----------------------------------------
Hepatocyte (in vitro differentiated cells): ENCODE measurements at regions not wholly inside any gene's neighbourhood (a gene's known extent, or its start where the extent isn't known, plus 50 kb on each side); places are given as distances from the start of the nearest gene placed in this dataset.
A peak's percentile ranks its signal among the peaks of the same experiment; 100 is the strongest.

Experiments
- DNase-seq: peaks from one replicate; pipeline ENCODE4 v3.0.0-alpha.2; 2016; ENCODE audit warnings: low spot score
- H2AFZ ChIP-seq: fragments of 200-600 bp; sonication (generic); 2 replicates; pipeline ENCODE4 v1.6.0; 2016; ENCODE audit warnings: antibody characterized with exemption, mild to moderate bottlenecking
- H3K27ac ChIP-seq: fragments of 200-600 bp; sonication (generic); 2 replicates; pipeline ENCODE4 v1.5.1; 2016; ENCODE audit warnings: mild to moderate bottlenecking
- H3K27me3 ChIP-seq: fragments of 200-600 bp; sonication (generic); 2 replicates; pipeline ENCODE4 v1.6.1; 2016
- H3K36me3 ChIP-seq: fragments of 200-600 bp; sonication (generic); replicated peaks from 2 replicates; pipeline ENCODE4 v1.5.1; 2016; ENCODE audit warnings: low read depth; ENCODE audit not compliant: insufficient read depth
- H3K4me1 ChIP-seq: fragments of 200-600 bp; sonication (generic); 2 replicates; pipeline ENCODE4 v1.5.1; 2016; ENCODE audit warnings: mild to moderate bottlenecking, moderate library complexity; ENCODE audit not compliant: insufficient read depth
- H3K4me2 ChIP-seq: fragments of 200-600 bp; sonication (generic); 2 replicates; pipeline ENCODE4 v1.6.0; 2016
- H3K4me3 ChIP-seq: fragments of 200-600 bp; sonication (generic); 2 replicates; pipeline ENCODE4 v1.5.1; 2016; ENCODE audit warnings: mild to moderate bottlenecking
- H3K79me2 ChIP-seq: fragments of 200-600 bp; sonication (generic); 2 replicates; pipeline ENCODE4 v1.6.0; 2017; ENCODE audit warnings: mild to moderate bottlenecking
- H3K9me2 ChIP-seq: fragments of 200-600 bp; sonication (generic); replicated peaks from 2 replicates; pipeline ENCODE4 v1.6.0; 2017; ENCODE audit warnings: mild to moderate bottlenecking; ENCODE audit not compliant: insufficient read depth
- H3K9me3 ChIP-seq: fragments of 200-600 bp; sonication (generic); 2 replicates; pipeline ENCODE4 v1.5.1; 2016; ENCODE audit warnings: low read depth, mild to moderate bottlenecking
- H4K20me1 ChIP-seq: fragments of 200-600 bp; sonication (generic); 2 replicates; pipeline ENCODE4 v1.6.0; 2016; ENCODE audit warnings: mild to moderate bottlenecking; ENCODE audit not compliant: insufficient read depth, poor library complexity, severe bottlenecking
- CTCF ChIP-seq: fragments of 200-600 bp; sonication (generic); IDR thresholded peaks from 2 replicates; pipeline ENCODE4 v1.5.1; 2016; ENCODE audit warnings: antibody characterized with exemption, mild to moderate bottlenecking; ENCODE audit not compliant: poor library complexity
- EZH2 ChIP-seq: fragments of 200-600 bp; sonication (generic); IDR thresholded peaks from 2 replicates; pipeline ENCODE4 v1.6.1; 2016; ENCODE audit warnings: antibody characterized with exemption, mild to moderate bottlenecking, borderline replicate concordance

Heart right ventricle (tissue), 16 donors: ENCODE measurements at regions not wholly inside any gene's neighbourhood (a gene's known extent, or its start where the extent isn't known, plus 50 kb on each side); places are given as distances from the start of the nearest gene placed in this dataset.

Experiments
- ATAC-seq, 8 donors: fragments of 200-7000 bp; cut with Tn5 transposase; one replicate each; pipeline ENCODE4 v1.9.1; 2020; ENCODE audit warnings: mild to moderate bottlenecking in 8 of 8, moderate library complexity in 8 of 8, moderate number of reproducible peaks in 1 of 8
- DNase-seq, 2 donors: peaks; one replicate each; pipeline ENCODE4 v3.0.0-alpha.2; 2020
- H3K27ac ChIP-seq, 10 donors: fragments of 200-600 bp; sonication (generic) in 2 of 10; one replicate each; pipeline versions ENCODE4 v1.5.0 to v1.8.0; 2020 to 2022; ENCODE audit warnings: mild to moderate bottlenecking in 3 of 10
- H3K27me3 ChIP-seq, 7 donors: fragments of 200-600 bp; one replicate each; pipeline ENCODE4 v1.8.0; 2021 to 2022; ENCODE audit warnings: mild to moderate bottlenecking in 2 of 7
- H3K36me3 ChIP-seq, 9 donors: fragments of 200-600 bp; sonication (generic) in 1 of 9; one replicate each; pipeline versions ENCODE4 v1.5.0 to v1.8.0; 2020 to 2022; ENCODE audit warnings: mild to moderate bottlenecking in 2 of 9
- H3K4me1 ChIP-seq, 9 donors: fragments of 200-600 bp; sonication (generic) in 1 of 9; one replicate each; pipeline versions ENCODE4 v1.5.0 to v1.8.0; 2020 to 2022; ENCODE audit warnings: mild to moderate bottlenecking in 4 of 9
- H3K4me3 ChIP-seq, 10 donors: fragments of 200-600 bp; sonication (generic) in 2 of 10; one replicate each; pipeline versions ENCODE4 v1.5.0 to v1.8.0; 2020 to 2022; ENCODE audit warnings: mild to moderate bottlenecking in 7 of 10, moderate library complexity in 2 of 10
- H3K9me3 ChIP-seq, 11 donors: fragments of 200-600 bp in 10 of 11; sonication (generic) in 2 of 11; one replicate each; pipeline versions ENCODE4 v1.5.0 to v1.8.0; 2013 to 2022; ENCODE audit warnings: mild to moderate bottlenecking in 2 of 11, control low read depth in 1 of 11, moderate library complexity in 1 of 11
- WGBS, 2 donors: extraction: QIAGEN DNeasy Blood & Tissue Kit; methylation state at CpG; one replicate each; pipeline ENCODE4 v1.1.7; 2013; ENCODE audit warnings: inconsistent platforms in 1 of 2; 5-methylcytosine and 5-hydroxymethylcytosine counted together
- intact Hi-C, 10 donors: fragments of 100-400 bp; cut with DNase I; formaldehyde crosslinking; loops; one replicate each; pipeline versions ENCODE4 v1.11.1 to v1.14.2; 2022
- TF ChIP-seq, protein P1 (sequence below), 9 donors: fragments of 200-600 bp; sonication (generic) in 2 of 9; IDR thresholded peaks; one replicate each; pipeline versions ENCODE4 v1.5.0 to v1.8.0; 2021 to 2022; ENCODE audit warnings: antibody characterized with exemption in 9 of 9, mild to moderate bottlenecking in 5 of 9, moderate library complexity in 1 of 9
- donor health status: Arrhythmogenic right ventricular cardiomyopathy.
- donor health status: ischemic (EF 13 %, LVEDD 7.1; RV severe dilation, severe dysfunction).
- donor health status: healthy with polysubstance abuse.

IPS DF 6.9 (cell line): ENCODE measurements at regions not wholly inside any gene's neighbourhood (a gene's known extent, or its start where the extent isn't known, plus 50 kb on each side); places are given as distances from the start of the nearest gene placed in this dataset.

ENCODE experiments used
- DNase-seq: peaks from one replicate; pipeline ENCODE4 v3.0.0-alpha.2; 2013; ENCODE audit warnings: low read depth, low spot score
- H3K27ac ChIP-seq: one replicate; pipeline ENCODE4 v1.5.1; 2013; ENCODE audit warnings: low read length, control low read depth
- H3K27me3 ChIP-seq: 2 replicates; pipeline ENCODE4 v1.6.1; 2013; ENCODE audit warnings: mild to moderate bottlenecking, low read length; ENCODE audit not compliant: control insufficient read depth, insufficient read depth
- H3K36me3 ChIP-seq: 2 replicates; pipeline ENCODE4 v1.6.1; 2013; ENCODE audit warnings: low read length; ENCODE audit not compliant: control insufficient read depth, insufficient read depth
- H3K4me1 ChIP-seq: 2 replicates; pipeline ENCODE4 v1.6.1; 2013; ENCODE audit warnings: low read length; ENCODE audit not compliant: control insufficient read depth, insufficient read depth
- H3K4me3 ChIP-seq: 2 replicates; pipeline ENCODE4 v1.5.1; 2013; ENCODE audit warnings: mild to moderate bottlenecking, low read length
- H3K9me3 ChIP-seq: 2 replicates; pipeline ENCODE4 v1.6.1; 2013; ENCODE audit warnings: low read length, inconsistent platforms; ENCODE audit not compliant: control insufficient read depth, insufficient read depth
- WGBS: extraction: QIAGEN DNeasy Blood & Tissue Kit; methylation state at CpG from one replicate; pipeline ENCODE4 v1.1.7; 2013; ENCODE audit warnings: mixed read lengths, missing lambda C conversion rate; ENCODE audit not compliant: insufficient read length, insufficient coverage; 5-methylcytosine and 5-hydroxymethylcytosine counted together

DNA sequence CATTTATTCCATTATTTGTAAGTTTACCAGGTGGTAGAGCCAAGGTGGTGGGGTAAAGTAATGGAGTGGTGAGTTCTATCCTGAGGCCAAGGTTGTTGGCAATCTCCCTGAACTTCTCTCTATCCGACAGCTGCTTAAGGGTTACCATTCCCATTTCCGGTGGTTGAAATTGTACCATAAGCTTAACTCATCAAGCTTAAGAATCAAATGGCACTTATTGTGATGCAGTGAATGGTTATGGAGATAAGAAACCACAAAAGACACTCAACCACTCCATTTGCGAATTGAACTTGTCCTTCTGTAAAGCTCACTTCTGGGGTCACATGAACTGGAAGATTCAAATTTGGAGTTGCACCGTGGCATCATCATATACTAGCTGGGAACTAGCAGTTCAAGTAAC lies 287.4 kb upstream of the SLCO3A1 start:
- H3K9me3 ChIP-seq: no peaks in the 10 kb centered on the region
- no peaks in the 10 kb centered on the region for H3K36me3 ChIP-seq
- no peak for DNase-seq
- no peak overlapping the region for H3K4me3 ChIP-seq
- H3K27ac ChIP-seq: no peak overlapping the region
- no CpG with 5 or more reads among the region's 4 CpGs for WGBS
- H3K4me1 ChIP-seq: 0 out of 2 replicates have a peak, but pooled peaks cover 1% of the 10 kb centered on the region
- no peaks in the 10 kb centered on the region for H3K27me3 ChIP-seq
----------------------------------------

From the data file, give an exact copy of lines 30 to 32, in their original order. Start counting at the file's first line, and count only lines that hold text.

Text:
- TF ChIP-seq, protein P1 (sequence below), 9 donors: fragments of 200-600 bp; sonication (generic) in 2 of 9; IDR thresholded peaks; one replicate each; pipeline versions ENCODE4 v1.5.0 to v1.8.0; 2021 to 2022; ENCODE audit warnings: antibody characterized with exemption in 9 of 9, mild to moderate bottlenecking in 5 of 9, moderate library complexity in 1 of 9
- donor health status: Arrhythmogenic right ventricular cardiomyopathy.
- donor health status: ischemic (EF 13 %, LVEDD 7.1; RV severe dilation, severe dysfunction).